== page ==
The United Nations International Labor Organization, the I-L-O, has issued a report describing a Burmese government campaign of intimidation. The Burmese authorities have organized anti–I-L-O rallies, announced Burma's intention to withdraw from the I-L-O, and refused to investigate more than twenty death threats against Richard Horsey, the International Labor Organization's liaison officer. One letter addressed to Mr. Horsey says, "Your head will be cut off and our people will crush and poison you."
According to news reports, the Burmese junta has been repressing workers, especially those who contact the I-L-O. Ko Ko Naing, an activist with the Federation of Trade Unions - Burma, told a reporter that ten people were arrested because they sent evidence of forced labor to I-L-O officials.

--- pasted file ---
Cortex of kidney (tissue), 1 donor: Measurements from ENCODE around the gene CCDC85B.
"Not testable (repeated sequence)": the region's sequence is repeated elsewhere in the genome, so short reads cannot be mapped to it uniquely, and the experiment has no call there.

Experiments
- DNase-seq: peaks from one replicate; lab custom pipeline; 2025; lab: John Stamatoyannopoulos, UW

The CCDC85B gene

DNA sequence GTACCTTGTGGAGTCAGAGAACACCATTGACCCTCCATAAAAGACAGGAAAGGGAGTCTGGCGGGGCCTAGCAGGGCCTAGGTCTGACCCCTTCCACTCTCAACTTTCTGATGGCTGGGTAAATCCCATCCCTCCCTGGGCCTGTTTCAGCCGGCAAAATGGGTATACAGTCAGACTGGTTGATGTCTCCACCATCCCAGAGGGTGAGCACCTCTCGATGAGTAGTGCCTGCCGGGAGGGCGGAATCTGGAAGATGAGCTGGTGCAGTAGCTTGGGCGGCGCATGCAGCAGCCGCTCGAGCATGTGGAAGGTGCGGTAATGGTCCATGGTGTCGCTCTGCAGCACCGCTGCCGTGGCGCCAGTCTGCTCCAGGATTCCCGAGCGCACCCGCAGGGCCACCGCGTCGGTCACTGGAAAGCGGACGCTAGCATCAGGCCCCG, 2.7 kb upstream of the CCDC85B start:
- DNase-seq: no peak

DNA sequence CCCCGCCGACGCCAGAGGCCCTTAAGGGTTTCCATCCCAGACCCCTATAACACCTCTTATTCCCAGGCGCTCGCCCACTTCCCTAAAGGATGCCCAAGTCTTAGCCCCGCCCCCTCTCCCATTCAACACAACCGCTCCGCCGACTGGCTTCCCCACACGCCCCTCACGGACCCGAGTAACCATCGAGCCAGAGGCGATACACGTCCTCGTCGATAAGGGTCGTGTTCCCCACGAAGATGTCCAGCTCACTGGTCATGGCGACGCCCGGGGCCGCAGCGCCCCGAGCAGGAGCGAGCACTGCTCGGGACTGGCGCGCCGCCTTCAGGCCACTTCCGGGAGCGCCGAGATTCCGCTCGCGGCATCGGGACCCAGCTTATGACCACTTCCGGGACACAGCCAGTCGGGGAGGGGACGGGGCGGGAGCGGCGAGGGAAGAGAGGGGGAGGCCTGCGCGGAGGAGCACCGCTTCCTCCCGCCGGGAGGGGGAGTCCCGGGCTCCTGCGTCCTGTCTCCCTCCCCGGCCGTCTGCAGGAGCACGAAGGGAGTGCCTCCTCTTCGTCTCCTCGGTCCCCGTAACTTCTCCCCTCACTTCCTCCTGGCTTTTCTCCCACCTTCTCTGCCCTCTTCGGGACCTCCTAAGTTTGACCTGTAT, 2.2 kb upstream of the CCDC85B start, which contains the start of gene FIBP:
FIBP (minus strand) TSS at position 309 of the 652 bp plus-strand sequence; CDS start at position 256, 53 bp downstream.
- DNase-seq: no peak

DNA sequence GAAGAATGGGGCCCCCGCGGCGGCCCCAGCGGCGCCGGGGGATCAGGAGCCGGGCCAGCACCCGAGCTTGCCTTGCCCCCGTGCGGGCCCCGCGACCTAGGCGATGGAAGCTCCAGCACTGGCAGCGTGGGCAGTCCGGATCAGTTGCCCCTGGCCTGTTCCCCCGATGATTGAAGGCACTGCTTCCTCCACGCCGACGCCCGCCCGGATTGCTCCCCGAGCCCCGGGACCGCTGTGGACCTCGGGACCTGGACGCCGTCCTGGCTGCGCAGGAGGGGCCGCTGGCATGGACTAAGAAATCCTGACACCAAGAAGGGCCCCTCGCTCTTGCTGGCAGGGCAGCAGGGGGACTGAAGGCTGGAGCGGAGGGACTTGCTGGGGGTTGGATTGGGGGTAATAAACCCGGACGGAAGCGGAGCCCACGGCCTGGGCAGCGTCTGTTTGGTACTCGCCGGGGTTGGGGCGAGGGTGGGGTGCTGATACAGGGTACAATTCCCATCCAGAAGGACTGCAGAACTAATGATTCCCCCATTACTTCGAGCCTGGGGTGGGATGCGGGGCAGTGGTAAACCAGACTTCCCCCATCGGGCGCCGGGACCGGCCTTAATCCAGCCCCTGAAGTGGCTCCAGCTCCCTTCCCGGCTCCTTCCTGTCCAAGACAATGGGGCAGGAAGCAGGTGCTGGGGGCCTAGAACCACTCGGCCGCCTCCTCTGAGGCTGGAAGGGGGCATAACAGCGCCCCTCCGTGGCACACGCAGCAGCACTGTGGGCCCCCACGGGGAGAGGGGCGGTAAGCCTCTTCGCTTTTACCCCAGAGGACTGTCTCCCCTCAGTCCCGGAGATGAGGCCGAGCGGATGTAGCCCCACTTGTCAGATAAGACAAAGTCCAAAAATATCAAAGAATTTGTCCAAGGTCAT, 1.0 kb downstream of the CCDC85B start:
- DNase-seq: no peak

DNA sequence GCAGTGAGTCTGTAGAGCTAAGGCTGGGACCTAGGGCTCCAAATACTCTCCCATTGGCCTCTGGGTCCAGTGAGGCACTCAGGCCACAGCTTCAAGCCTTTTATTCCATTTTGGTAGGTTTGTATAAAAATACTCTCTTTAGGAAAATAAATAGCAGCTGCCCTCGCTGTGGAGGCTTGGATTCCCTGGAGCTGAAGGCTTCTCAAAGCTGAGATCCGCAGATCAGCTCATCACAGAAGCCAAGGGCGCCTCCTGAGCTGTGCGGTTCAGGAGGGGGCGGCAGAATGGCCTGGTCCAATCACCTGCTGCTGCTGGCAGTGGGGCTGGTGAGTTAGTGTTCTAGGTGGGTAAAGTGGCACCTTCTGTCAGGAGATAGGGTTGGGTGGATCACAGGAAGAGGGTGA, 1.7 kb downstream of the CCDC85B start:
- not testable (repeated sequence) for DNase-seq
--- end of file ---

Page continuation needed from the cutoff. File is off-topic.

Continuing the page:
Su Su Nway, a Burmese National League for Democracy member, was sentenced to eighteen months in prison. She had sued local authorities in Kawmoo township for using forced labor. Ko Tate Naing, secretary of the Burmese Association for Political Prisoners, says, "The authorities clearly intended to punish Su Su Nway for her bravery, and in doing so intimidate other villagers into not speaking out against the practice of forced labor."
The U.S. State Department's most recent human rights report says the Burmese government "does not allow unions; therefore, workers did not have the right to organize and bargain collectively." Says the report, in Burma, "Forced or compulsory labor remained a widespread and serious problem, particularly among minority groups."
Under Secretary of State Paula Dobriansky says that the U.S. "will continue to help the people of Burma in their struggle":
"We need to press the world to stand firm against the junta, and remind people everywhere precisely what's going on in Rangoon."
State Department spokesman Sean McCormack says the U.S. commends the International Labor Organization "for its efforts in Burma to help eradicate forced labor, and condemn[s] the Burmese regime's continuing violation of human rights and fundamental freedoms."
The preceding was an editorial reflecting the views of the United States Government.